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The Afterschool Nutrition Programs operate through the Child and Adult Care Food Program (CACFP), which allows schools, local government agencies, and private nonprofits to serve a meal and a snack to children after school, on weekends, and during school holidays. They also operate through the National School Lunch Program, which allows schools to provide a snack after school. Find out about reimbursement rates for meals and snacks.

Read the Report: Afterschool Suppers: A Snapshot of Participation

FRAC’s report measures how many children had access to afterschool suppers and snacks in October 2019. The Afterschool Supper Program served over 1.4 million children on an average weekday in October 2019, an increased of more than 86,900 participants compared to October 2018. While the programs look different during COVID-19, there are many waiver flexibilities that help to ensure children have access to healthy food through the Afterschool Nutrition Programs.

Find out more

Success Story

Healthy Kids, Healthy Allentown
In Allentown, PA, the City Health Bureau launched Healthy Kids, Healthy Allentown, a campaign focused on raising awareness about the child nutrition programs and building afterschool meal program sponsors’ capacity to expand the reach of afterschool meals. The campaign worked with partners across the city — the mayor’s office, the city council, the school district, and youth services providers — to identify eligible areas that were not participating in the Afterschool Nutrition Programs. As a result of this partnership, the city was able to support the expansion of services by several sponsors, including the Greater Valley YMCA in Allentown.
Success Story
From Afterschool Suppers: A Snapshot of Participation

Quick Facts

  • The Afterschool Supper Program served 1.3 million children on an average weekday in October 2018, an increase of 10.4 percent, or 126,393 children, from October 2017.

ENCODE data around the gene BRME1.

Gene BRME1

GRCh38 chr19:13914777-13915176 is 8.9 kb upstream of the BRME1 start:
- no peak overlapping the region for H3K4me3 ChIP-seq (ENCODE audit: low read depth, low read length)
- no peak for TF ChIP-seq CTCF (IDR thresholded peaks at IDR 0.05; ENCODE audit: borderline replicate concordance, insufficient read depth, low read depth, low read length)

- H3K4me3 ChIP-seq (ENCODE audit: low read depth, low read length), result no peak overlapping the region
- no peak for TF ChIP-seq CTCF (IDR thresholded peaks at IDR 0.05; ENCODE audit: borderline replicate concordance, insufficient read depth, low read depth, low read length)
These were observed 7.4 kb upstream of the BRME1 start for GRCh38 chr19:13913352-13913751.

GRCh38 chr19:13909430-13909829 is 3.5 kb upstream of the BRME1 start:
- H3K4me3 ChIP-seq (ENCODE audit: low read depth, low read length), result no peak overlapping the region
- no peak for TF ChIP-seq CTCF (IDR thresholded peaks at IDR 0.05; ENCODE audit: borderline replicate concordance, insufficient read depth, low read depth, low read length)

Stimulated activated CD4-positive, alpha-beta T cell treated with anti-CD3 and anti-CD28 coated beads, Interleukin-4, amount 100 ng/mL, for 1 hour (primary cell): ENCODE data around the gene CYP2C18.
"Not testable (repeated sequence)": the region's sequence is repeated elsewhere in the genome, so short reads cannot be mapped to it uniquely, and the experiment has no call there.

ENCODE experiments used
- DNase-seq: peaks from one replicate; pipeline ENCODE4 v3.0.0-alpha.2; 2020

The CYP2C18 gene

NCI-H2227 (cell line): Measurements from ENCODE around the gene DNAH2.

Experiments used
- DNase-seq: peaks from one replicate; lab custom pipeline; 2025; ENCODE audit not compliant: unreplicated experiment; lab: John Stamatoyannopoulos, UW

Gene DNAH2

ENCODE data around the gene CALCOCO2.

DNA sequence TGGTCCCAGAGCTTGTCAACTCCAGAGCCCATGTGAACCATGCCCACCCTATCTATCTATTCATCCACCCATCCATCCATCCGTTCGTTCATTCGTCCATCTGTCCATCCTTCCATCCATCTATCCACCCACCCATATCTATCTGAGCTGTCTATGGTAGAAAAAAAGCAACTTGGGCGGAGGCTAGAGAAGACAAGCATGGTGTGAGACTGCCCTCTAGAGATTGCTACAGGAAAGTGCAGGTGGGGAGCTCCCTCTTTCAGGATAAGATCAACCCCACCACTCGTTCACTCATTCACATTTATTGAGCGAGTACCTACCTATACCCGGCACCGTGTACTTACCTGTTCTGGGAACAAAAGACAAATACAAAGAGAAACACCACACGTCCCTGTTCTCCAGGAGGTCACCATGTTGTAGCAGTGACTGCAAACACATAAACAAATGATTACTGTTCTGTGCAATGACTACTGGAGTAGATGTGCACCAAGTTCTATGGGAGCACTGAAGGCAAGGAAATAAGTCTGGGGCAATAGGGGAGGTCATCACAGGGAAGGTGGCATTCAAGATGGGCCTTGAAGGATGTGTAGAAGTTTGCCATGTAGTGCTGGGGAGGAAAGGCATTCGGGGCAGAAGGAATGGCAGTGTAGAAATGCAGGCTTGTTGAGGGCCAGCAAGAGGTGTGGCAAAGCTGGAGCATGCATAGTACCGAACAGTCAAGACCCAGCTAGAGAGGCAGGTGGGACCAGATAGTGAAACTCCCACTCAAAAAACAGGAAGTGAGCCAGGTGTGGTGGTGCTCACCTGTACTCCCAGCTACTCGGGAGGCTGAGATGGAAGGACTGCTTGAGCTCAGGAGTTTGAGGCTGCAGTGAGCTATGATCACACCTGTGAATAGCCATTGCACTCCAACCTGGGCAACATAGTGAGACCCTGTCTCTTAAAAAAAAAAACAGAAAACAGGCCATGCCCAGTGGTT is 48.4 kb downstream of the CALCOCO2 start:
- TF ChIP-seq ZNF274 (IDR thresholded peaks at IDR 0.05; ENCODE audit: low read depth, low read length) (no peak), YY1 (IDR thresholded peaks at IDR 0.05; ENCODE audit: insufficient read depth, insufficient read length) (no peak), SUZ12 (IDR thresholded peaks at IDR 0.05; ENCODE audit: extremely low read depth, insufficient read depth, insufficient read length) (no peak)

• Funding for afterschool meals became available nationwide through the Healthy, Hunger Free Kids Act, so there is much work to do to increase the number of children who participate.
  • School-aged children have higher daily intake of fruits, vegetables, milk, and key nutrients like calcium, vitamin A, and folate on days they eat afterschool meals compared to days they do not.
  • Offering afterschool meals can help draw children into educational and enrichment activities and programming after school.

Stay Informed

Register for FRAC’s Afterschool Meals Matter conference calls and webinars.
Subscribe to the Meals Matter: Afterschool & Summer Newsletter.

  • Afterschool Suppers and Snacks During COVID-19
    As communities plan for back-to-school during COVID-19, ensuring access to afterschool suppers and snacks will be an important strategy for combatting hunger and food insecurity.

  • Strategies to Expand the Afterschool Nutrition Programs
    Building a stronger sustainable program, improved policies, and expanded partnerships with national, state, and local stakeholders are key strategies to increasing participation in the Afterschool Meal Program. Find out how to develop a more sustainable Afterschool Meal Program.
  • Serving Afterschool Meals and Snacks in Rural Communities
    The Afterschool Nutrition Programs fill the hunger gap that exists after school for millions of low-income children in rural communities. These programs provide federal funding to afterschool programs operating in low-income areas to serve meals and snacks to children 18 and under after school, on weekends, and during school holidays. Learn more in our fact sheet: Rural Hunger in America: Afterschool Meals.